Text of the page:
Facebook Announces “Anonymous Logins” For Third-Party Apps

Facebook anonymous login

Facebook’s new “anonymous login” allows users to connect to third-party apps without sharing any personal information.

Remember when Facebook founder Mark Zuckerberg said that people who trusted him with their personal information are “dumb fucks” because he has absolutely zero regard for the concept of privacy? Things have changed an awful lot since then, as issues ranging from Edward Snowden to Heartbleed have dragged privacy concerns into the light of the mainstream consciousness, and now even Zuckerberg is singing a different tune.

Speaking at the f8 Developer Conference, Zuckerberg revealed Facebook’s new “anonymous login” option, which will let users access third-party apps without sharing any personal information from Facebook. If the user decides to commit to the app at some point down the road, the login can be changed to share additional information if so desired.

The standard Facebook login is being changed too, and will now offer “line by line control” to allow people to choose what information they share with third-party app makers. The new Facebook login also won’t post to Facebook without permission, ensuring that your Facebook friends won’t know what sort of silliness you’re up to if you don’t want them to, and a redesigned App Control Panel will give users a full list of their apps and let them manage permissions or even remove apps outright.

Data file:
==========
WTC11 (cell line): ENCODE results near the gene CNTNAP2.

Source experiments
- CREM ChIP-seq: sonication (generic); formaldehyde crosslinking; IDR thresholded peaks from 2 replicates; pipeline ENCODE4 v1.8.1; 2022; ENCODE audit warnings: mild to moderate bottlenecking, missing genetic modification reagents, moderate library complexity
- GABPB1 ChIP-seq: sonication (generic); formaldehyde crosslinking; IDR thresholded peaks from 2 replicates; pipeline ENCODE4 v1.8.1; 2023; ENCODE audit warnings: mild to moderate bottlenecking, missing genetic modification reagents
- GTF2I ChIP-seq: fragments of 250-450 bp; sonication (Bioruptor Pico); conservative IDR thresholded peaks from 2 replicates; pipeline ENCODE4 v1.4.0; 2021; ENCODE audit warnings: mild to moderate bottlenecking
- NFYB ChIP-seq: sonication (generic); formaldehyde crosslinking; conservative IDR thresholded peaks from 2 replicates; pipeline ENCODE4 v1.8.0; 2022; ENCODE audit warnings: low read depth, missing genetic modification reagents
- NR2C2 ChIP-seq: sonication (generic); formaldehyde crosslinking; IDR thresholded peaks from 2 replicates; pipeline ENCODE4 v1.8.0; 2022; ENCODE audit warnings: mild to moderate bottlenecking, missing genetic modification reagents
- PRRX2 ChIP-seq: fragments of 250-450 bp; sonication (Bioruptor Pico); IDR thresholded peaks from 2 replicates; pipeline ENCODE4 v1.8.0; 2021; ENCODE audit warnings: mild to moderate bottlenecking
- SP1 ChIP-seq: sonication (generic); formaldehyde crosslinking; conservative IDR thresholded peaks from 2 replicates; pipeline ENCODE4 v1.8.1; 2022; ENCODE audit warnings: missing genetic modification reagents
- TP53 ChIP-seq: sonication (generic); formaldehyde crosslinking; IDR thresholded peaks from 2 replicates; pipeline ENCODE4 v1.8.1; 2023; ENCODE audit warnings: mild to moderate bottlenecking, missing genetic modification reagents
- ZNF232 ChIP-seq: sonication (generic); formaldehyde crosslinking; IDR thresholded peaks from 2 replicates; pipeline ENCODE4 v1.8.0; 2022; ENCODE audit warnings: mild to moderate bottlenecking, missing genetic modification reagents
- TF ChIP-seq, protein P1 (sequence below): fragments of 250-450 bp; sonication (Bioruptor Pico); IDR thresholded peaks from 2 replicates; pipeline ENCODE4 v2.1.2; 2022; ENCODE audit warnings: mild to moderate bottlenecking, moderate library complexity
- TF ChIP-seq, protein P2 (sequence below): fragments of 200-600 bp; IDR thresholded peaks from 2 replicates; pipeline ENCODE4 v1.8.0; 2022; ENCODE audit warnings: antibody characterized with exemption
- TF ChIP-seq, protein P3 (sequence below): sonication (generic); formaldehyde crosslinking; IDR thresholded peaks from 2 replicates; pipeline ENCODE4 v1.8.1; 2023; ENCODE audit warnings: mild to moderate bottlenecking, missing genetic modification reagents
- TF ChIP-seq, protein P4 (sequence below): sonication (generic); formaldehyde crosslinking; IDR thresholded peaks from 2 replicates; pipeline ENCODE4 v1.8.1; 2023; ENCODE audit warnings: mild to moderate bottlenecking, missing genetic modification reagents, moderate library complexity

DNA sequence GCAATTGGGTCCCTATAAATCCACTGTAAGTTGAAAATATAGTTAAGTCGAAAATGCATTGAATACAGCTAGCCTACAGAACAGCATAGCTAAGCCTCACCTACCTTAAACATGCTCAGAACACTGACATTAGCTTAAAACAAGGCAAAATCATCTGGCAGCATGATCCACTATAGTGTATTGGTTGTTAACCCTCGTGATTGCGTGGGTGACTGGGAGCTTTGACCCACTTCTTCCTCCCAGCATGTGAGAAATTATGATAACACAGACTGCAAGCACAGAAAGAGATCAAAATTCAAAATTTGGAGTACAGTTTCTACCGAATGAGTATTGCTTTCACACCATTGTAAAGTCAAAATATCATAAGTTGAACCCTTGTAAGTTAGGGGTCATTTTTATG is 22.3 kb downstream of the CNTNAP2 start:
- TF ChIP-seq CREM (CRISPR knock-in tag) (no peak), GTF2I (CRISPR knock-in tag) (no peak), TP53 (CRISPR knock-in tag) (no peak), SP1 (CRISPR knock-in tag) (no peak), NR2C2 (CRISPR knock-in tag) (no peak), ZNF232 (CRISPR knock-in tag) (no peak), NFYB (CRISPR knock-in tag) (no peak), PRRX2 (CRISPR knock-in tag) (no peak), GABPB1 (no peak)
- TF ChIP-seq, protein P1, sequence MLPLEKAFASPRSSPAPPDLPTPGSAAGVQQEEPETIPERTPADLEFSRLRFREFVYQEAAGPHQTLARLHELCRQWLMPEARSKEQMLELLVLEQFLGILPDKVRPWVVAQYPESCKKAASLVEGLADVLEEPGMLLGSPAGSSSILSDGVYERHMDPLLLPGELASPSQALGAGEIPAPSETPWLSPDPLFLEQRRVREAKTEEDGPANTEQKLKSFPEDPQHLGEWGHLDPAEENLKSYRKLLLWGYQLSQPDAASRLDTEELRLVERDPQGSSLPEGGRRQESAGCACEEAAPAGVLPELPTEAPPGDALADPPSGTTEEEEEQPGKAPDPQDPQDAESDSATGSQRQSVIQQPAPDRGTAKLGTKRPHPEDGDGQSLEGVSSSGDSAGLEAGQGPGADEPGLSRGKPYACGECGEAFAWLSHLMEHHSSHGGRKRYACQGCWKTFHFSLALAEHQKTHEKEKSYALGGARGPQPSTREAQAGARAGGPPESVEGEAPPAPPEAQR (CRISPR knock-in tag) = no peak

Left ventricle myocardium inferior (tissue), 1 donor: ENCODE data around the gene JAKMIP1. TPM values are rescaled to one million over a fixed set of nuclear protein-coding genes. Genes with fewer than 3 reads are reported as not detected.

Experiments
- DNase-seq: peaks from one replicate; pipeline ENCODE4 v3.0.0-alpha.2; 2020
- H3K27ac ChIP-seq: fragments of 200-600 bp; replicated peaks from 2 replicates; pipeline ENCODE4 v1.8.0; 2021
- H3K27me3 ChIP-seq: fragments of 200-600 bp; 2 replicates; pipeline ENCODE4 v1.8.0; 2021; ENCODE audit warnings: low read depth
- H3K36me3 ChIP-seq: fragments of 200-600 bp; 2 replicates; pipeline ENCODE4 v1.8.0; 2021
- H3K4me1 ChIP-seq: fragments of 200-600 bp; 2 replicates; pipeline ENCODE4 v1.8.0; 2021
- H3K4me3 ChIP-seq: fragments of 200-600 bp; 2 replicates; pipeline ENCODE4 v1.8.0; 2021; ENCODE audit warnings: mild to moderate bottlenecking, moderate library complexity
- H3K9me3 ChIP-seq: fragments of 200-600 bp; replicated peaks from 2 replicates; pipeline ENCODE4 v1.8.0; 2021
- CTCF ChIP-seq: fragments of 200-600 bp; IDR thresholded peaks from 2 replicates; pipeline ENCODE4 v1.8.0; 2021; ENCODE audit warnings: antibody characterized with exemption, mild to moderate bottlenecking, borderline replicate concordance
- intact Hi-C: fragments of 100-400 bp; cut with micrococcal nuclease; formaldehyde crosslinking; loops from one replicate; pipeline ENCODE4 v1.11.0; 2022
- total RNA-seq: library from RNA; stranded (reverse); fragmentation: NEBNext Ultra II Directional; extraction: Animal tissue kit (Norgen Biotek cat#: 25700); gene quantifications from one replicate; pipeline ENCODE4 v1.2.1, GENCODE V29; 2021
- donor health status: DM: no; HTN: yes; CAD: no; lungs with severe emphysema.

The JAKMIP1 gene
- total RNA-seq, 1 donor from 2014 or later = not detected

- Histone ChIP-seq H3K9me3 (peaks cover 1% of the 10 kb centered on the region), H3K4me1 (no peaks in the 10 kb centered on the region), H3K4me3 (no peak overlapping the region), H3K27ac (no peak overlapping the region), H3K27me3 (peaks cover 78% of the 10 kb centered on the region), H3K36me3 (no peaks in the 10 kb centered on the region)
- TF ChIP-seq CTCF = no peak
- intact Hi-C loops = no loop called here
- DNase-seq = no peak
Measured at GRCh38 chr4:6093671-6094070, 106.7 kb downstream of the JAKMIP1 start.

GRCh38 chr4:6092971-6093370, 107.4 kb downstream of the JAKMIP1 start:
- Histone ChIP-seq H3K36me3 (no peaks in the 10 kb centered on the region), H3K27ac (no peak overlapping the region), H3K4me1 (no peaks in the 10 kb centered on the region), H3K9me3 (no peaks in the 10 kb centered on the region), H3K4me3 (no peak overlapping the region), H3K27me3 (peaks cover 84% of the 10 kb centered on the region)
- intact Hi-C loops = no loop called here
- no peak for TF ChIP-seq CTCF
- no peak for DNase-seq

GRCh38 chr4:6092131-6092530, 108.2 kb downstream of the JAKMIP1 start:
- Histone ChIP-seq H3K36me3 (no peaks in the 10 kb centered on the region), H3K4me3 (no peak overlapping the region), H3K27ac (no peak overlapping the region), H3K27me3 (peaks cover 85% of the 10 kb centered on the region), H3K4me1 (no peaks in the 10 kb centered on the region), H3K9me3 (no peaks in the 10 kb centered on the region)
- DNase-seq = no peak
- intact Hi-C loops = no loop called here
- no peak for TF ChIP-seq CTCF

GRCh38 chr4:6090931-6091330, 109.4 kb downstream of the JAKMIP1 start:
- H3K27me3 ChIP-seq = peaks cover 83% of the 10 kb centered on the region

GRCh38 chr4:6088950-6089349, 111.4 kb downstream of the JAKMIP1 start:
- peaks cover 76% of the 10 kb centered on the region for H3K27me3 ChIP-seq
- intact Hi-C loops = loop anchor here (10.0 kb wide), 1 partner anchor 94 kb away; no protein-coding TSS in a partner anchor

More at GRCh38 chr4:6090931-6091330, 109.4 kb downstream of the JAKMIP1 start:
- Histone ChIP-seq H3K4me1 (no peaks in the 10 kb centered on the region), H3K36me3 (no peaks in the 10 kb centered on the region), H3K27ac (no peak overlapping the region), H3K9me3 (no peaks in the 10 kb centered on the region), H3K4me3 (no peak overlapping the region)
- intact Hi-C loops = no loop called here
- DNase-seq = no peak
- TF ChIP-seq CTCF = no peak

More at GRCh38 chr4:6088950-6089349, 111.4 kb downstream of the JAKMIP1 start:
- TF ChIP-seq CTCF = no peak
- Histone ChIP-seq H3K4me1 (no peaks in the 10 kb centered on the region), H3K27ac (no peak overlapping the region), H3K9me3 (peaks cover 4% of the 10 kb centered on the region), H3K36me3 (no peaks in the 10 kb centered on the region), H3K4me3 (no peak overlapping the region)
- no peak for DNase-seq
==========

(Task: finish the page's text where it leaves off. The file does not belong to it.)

I think it’s fair to say that the changes are long overdue, but welcome nonetheless. Facebook’s notoriety for its near-abusive treatment of personal information is well earned; I’ve always been careful about what I put on the site but I was still caught by surprise – a very unpleasant surprise – when I discovered that my phone was automatically uploading photos I’d taken to my Facebook account, simply because I failed to specifically tell it not to. That sort of “negative option” approach, which requires users to deny permission rather than grant it, is a terrible way to do business, especially in this era of runaway surveillance and security leaks.

The anonymous login option is currently being tested with just a handful of developers but will be opened up to more in the coming months; the App Control Panel is also planned to go live in the very near future.

Source: Facebook

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